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Polyvinyl chloride was discovered late in the nineteenth century. Scientists observing the newly created chemical gas, vinyl chloride,
also discovered that when the gas was exposed to sunlight, it
underwent a chemical reaction (now recognized as polymerization) resulting in an off-white solid material. But, the solid material was so difficult to work with that it was cast aside in favor of other materials. Years later in the 1920s, rubber
scientist Waldo Semon was hired by BFGoodrich to develop a synthetic rubber to replace increasingly costly natural rubber. His experiments eventually produced polyvinyl chloride. Although product developers began to use PVC in a variety of ways – in shoe heels, golf balls, and raincoats, to name just a few – its application increased significantly during World War II.
PVC turned out to be an excellent replacement for rubber insulation in wiring and was used extensively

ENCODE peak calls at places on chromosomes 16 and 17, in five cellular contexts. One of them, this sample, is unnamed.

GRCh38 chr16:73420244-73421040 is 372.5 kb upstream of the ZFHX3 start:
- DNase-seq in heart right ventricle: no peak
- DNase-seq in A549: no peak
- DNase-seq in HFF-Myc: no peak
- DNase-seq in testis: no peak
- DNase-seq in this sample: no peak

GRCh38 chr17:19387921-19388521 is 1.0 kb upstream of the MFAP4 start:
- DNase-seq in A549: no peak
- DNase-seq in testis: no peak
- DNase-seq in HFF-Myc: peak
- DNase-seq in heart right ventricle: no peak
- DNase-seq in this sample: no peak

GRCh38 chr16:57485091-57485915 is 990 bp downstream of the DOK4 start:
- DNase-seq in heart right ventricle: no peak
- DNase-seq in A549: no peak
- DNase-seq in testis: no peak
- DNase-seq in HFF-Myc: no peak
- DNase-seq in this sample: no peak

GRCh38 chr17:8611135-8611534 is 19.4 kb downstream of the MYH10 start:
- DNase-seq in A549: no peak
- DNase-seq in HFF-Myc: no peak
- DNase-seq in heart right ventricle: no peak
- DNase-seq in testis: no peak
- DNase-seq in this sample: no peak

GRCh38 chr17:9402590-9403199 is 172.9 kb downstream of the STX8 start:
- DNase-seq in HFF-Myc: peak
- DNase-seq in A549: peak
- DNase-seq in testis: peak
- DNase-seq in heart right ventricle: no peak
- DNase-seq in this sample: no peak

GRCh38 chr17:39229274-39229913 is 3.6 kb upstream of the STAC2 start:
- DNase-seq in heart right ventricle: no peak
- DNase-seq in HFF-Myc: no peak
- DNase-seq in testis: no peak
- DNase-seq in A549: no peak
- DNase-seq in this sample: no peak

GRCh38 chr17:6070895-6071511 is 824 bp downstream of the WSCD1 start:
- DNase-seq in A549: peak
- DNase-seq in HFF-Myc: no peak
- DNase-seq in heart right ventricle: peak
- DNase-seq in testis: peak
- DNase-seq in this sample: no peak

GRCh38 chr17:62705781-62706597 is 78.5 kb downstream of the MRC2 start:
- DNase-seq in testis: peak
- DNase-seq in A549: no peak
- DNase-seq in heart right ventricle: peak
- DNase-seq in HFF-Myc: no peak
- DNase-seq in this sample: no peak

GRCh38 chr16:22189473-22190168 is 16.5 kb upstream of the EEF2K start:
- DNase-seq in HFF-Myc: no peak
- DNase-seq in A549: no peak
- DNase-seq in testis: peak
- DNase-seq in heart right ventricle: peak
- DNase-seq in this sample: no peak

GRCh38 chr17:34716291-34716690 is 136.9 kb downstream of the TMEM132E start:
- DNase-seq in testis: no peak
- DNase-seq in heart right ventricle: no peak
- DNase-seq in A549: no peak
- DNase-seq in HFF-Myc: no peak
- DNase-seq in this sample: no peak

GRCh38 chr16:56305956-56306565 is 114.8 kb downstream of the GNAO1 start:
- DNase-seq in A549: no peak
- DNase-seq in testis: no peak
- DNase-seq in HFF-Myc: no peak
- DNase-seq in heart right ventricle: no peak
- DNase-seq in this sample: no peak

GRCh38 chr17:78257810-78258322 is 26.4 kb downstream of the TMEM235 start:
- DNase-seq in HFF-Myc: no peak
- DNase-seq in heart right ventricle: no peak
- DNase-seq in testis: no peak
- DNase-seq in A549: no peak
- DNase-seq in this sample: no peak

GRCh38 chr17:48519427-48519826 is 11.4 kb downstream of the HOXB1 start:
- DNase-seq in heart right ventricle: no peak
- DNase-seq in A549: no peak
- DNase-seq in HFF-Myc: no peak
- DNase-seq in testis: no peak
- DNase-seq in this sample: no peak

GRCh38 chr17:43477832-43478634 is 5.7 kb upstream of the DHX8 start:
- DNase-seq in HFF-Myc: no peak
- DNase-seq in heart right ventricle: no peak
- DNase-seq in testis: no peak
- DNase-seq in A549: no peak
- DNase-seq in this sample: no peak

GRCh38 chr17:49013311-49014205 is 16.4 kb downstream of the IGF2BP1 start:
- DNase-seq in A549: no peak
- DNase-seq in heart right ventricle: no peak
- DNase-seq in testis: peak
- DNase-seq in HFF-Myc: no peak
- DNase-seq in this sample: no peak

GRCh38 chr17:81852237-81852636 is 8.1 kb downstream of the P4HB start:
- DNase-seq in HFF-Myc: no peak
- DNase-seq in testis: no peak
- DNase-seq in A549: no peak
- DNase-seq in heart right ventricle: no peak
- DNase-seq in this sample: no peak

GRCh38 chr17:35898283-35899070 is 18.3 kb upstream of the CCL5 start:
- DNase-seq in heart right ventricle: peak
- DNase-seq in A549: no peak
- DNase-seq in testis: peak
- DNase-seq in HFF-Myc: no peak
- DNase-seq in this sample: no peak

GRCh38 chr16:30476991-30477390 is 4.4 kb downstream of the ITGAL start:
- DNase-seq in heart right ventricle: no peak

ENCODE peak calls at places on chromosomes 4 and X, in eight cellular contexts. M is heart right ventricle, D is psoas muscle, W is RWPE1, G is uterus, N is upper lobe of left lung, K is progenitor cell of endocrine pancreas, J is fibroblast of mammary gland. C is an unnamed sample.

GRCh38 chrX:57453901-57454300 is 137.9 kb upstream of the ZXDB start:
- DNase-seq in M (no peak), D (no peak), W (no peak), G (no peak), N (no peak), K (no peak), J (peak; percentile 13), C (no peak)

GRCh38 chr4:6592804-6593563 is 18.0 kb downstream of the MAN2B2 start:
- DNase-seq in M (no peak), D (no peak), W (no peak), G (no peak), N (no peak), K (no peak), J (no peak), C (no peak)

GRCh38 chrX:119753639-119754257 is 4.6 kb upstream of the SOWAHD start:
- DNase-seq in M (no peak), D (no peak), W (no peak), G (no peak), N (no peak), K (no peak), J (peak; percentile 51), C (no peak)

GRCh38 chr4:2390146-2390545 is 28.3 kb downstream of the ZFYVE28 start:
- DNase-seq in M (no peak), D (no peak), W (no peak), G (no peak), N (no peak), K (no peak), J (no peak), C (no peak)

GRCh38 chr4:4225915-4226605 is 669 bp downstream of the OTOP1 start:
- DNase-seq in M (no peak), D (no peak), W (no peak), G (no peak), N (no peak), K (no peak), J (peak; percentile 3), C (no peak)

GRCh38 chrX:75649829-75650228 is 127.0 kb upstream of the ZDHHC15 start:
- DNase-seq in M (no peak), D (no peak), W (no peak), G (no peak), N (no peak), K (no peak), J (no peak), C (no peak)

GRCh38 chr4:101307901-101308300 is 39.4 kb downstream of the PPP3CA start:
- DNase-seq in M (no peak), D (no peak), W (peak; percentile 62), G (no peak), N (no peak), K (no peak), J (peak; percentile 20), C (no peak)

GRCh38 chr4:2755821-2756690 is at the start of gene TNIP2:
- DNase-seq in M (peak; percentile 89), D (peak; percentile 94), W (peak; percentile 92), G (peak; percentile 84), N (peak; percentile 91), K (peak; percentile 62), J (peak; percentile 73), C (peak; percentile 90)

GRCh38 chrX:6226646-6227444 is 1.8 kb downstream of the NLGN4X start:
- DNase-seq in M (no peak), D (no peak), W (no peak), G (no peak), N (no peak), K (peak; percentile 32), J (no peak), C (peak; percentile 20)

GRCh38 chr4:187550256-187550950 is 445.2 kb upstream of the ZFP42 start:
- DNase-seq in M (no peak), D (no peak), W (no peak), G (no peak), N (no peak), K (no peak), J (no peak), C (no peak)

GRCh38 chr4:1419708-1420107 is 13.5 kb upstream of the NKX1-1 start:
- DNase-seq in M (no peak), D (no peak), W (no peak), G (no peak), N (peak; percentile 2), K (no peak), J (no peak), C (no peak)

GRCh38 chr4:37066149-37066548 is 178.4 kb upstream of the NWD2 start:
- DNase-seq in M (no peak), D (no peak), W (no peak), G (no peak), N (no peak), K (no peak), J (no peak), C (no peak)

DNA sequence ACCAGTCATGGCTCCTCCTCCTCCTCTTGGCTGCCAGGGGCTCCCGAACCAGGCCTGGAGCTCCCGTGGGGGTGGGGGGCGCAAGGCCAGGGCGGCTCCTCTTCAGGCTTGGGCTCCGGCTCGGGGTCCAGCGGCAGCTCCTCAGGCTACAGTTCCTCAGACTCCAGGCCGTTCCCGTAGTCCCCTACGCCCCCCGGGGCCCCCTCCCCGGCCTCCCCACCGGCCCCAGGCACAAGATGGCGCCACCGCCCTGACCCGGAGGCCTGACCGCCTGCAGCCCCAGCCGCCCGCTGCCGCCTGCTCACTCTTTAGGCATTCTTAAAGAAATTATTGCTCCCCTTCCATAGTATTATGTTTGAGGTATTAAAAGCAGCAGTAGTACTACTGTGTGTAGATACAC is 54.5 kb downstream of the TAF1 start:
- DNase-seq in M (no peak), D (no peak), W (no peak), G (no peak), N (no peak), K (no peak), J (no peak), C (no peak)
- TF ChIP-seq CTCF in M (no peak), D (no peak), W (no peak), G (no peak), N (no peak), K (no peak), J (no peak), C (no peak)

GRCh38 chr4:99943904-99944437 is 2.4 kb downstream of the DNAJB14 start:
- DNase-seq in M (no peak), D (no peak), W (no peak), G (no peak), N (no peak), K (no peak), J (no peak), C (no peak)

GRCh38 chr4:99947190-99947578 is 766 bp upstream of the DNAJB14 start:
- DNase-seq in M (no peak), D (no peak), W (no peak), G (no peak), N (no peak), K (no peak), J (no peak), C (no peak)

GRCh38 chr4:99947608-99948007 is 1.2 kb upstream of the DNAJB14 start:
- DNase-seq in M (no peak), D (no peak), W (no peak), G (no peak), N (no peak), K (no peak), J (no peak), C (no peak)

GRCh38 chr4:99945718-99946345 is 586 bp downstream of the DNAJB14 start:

on U.S. military ships. After 1945, its peace-time usage exploded.

In the U.S., PVC's materials are natural gas and rock salt.

  • Natural gas is heated under pressure to form ethylene. This is called "cracking".

  • Common rock salt (sodium chloride) is split by electrolysis to produce chlorine and lye (sodium hydroxide).

  • Chlorine and ethylene are combined to form vinyl chloride monomer (VCM).

  • VCM molecules are then joined end-to-end (polymerized) to form long chains of Polyvinyl Chloride polymer (plastic).

  • The thermoplastic PVC powder is compounded, melted and extruded into pipes.